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U.S. Climate Policy Could Break the Ice with Russia

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Photo: Fiona Paton/ flickr

“In the midst of every crisis, lies great opportunity” — Albert Einstein

Within the climate crisis lies strategic opportunity for the United States. Climate change offers the chance to earn back the good will of allies, to prepare American cities for an urgently needed increase in immigration, and to reinvent U.S.-led institutions that have gone stale. Perhaps most of all, foreign policymakers should remain cognizant of how climate action can help the U.S. navigate relations with the other great powers.

As a recent report from the Center for a New American Security details, synergy between China and Russia is more problematic for U.S. interests than the sum of the challenges that each nation poses individually. Similarly, a recent Atlantic Council publication observed that “allowing Russia to drift fully into China’s strategic embrace over the last decade will go down as the single greatest geostrategic error.” Chinese and Russian interests do currently align on defense, economics, and the degradation of the U.S.-designed world order, but the nature of their alignment does not constitute an alliance.

In characterizing the relationship, this distinction is paramount. For as long as China and Russia remain merely convenient partners, rather than ideologically kindred allies, it is possible to keep these neighbors at arm’s length. To this end, the U.S. must reorient its approach to Russia. It is the Russian perception that world politics are rigged to benefit the U.S. at Russia’s expense that has prompted its support for China.

Russia’s national interests are rooted in the desire for respect. With this in mind, Russia could pull back from synergy with China if a better opportunity to advance these interests presented itself. Ultimately, the ability of the U.S. to offer a mutually acceptable alternative will hinge on two related factors: the Arctic and NATO. Critically, the issue of climate change is central to both of these factors.

In the Arctic, rapid warming removes barriers to resource exploitation, shipping activity, and great power competition. This has drawn many non-Arctic states to the region. Yet, even with China inserting itself as a “Near-Arctic State,” Russia has expressed the need for a hierarchy of regional influence in which the interests of Arctic states are prioritized over non-Arctic states. On this, American and Russian interests align.

Russian distrust of the U.S. complicates matters, however. Arctic military assertiveness from Russia is evidence of its sensitivity to the NATO alliance. In response, U.S. military branches have been releasing strategies for Arctic-specific forward defense. Such militarism is not conducive to improving relations, securing sovereign influence, or addressing climate change.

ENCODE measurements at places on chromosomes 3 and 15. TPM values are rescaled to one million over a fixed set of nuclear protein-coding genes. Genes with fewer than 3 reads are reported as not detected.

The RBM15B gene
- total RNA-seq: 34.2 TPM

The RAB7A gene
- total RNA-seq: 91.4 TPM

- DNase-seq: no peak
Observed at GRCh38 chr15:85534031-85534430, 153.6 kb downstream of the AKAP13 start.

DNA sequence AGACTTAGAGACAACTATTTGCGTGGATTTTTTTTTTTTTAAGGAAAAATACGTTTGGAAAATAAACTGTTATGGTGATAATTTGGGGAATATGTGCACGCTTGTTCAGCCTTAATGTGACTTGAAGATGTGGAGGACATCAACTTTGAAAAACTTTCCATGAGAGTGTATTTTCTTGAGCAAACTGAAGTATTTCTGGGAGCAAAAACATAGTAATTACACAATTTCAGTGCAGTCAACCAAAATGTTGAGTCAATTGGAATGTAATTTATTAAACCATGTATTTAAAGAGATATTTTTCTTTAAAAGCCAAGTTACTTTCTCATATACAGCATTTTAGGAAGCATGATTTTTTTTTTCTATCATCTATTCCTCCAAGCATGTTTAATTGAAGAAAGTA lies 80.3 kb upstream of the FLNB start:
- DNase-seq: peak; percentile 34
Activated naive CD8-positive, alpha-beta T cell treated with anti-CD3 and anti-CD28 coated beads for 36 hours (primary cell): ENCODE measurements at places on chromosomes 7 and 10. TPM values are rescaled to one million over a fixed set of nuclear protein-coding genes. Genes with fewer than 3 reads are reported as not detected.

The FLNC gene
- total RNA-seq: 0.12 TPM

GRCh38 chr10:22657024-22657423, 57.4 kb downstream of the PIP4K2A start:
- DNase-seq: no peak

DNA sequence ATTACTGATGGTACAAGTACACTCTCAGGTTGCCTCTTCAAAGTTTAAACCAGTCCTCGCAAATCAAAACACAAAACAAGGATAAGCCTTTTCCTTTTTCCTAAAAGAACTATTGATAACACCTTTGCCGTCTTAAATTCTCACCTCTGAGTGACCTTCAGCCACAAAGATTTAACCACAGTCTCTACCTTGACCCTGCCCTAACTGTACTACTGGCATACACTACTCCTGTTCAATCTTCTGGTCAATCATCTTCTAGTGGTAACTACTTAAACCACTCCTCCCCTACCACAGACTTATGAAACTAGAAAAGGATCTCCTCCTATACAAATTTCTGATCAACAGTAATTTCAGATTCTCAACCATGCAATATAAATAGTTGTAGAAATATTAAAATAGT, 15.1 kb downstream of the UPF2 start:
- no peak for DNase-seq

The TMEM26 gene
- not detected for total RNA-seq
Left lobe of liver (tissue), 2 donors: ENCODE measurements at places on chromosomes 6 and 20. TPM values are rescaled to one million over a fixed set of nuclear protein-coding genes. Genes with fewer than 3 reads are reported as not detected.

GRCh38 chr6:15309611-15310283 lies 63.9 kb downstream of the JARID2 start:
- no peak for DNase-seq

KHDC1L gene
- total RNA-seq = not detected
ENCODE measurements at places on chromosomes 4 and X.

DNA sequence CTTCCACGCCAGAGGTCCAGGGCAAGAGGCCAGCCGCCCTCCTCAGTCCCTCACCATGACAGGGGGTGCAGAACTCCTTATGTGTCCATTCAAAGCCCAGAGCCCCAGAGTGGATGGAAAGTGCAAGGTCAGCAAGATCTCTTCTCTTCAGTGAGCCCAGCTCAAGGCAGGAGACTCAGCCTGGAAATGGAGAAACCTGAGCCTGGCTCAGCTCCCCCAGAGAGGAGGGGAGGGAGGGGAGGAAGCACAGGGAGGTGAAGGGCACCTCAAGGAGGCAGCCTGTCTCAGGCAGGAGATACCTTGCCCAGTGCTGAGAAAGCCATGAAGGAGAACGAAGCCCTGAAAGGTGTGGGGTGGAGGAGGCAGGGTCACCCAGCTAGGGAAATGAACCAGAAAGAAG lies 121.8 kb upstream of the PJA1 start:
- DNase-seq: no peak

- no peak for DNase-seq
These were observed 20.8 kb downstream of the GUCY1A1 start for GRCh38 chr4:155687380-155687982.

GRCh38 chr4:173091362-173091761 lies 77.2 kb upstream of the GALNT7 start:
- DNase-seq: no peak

In order to limit undue Chinese influence in the region and stabilize its relations with Russia by securing a multilateral agreement that formalizes an Arctic hierarchy, the U.S. will need to alter its foreign policy so that Russia perceives it to be a viable partner. The alteration should be sufficient for reducing friction with Russia’s core interests, but not so extreme that liberal values or American security are put in jeopardy. Such transactional considerations should include fashioning a new climate-positive role for the U.S. in NATO. After all, the permanent physical presence of roughly 76,000 U.S. troops on the European continent not only irks Russia, but this posture is also expensive, carbon-intensive, and perhaps not even the most effective approach to conflict deterrence. 

Indeed, research has shown that rapid deployment of new forces is significantly more likely to stymie aggression. This suggests that the U.S. should reduce its troop levels in Europe by at least 75 percent while bolstering rapid deployment readiness. This would allow the U.S. to simultaneously reduce its military’s fuel demand and greenhouse gas emissions, earn the good will necessary for stronger diplomacy with Russia, and still honor its security commitment to NATO in the event of a crisis. Moreover, the U.S. could then reinvest the potential savings into both Arctic sustainability and NATO’s capacity to manage climate insecurity.

Through the establishment of a bounded Arctic order and the greening of American leadership in NATO, the U.S. can dispel Sino-Russian synergy in the region and help maintain balance between the great powers. Specifically, these actions would both politically distance China from Russia and give the Kremlin substantial reason to begin feeling more optimistic about its relations with the West. To be sure, similar measures will be necessary in other regions to fully assure balance. However, the Arctic is a natural place for the U.S. to begin this endeavor. Usefully, the themes of climate mitigation and adaptation provide a blueprint for what countering Sino-Russian synergy elsewhere ought to generally entail.